Friday, February 10, 2012

Primer Fail

Darkness.  Then light. A door is opened and warm fluorescence cuts into the shadows.  A figure appears at the door, staring for too long into the freezing London night.

Unnoticed even to him, a low groan starts to emanate from his throat, imperceptible at first but growing louder each second.  He holds aloft an impossibly small plastic figure with both hands and at last the groan becomes a shout -"WHYYYYYYYYYYY ME?"

Yes folks, it's a primer fail. Read on...

The Scratch Test

It was all going so well, the spray booth was working well, the airbrush was a joy to use.  The Darth Vader impressions still needed work but the Bane voice was coming along nicely.  How could it all go so wrong so quickly?

This afternoon 'after' base coating 36 Tau Fire Warriors, 36 separate shoulder pads and 72 individual arms in Olive Drab I idly decided to do the 'scratch test'.  The scratch test will be familiar to those who want to see how tough their primer and paint job is and it goes like this:

  1. Pick up a primed and base coated miniature
  2. Very lightly scratch your fingernail across a bit that no-ones going to see
  3. See what happens
What should happen is 'nothing'. Absolutely nothing.  Paint should resolutely stay where it is, you mentally give yourself a little pat on the back for doing a competent job, you put the miniature back with his mates and you get on with your life.

What shouldn't happen is "Oh f*@&! I can see the bare plastic!" followed by a panicky scratch test of 12 other random miniatures that give the exact same result.

What next?

After going through all of the emotions that failure brings (anger, sadness, frustration, denial) I decided to rationally try and find out what went wrong. I reckon it's either because I didn't shake the Primer (I'm using the Vallejo Surface Primer as described here) or I should have applied two coats instead of one or a combination of those two things.  I hope that's what it is, I would hate if this primer wasn't up to the job, given my enthusiasm for it.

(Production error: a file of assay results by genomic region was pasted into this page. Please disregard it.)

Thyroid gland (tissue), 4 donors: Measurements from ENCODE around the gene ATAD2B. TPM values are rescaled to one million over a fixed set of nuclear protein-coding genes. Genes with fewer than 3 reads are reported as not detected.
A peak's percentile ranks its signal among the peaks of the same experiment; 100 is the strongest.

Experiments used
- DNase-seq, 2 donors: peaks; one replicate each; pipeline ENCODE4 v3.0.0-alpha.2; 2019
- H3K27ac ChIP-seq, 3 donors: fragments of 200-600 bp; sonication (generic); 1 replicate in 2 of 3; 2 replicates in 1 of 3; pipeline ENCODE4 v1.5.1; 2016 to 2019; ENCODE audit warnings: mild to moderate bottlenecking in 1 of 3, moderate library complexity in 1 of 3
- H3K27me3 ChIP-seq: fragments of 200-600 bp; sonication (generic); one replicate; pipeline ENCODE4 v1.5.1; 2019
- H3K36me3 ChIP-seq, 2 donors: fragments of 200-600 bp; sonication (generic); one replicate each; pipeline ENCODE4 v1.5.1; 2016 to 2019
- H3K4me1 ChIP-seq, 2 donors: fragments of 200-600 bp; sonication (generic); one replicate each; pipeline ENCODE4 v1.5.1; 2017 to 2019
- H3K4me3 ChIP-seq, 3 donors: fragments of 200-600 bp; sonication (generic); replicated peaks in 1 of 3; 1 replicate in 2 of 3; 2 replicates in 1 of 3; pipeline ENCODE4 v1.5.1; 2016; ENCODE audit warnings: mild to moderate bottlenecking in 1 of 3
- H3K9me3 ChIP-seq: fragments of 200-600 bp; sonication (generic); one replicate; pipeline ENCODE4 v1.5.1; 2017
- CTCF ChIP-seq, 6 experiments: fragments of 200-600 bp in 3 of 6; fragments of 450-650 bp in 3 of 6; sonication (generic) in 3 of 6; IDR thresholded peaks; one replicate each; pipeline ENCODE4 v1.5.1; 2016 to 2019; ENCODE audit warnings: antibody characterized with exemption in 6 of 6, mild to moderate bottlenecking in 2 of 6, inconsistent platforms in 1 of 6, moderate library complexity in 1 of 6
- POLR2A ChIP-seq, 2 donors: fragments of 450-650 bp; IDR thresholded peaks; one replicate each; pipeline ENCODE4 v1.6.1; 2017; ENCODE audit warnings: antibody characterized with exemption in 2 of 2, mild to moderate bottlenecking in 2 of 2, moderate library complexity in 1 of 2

So I'm faced with a choice:

  1. Pretend nothing happened
  2. Strip the mini's (arms and all) and start again
I have to say I was tempted not to post about this at all, to just say 'oh well' and get on with the rest of the models I'm putting together. After all the paint job would 'look' the same and it wouldn't be 'immediately' noticeable to whoever used the mini's...

...but I'm just not that person.  I'm planning to sell these mini's and it wouldn't be right selling these to someone, knowing that I hadn't done the best job I could, which could then come back and haunt me later.  The other thing is, this could help someone reading about this so they can avoid making the same mistakes I did.


So I've resolved to strip the mini's and try again.  This time testing as I go rather than after I've finished.  The worst case scenario as I see it is that I have to ditch priming by airbrush and stick to aerosols exclusively.  I haven't lost my enthusiasm for airbrushing in general, it'll still do an amazing base coat job and as long as the priming is good the finish will be as tough if not tougher than a bristle application.

Knowing what the worst outcome could be means I can take a step forward.  I still have some faith, after everything I've read, that the Vallejo Primer is a good product and that I've done something wrong. Weirdly, I hope that's the case, I'm still new at all this and making mistakes is a (essential) part of learning anything.

And after all, let's not forget, it's only paint.

Let me know your thoughts.


In the end, I got the Vallejo Surface primer working perfectly.  Read about it here.

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  1. Ouch! That's a bummer. On the up side I imagine you could still utilize your spray booth whilst using canned spray primer. Better safe than sorry with the strip and re-prime though, it would be a crying shame to have your hard work slough off due to minor abrasion in shipping or gaming!

    1. Yeah, I have to do the right thing here. To add insult to injury I just notice a major mould line on the foot of the mini in the picture (holds head in hands). It never rains but it pours...

  2. Ahh, that's really unfortunate, but as you said, it's only paint. On the other hand though, I tested out Army Painter primer for the first time earlier this week and managed to melt half of my shoulder pads

    1. I don't think I would use the army painter stuff again, it just seemed too heavy for my liking, although I must admit 'melting' wasn't an issue for me... You weren't holding a lit match up to the aerosol were you? : ) Just goes to show how crucial the priming stage is to the whole process. Tomorrow I'll be starting to strip all of the mini's in preparation for priming again (grit's teeth). I'm also going to get some test models, like some old space marines, to apply more airbrush primer. Wish me luck!